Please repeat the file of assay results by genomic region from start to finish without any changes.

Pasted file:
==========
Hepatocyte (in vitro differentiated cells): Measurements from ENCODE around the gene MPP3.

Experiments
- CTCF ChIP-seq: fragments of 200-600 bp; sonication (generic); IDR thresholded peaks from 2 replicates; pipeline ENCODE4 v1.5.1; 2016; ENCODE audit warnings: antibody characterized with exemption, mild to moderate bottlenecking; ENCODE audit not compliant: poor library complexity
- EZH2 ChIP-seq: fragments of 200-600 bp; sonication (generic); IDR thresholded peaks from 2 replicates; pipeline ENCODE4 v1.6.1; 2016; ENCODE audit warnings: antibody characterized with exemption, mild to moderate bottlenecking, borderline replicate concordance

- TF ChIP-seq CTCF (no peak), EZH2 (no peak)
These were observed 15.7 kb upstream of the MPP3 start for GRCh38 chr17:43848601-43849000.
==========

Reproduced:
Hepatocyte (in vitro differentiated cells): Measurements from ENCODE around the gene MPP3.

Experiments
- CTCF ChIP-seq: fragments of 200-600 bp; sonication (generic); IDR thresholded peaks from 2 replicates; pipeline ENCODE4 v1.5.1; 2016; ENCODE audit warnings: antibody characterized with exemption, mild to moderate bottlenecking; ENCODE audit not compliant: poor library complexity
- EZH2 ChIP-seq: fragments of 200-600 bp; sonication (generic); IDR thresholded peaks from 2 replicates; pipeline ENCODE4 v1.6.1; 2016; ENCODE audit warnings: antibody characterized with exemption, mild to moderate bottlenecking, borderline replicate concordance

- TF ChIP-seq CTCF (no peak), EZH2 (no peak)
These were observed 15.7 kb upstream of the MPP3 start for GRCh38 chr17:43848601-43849000.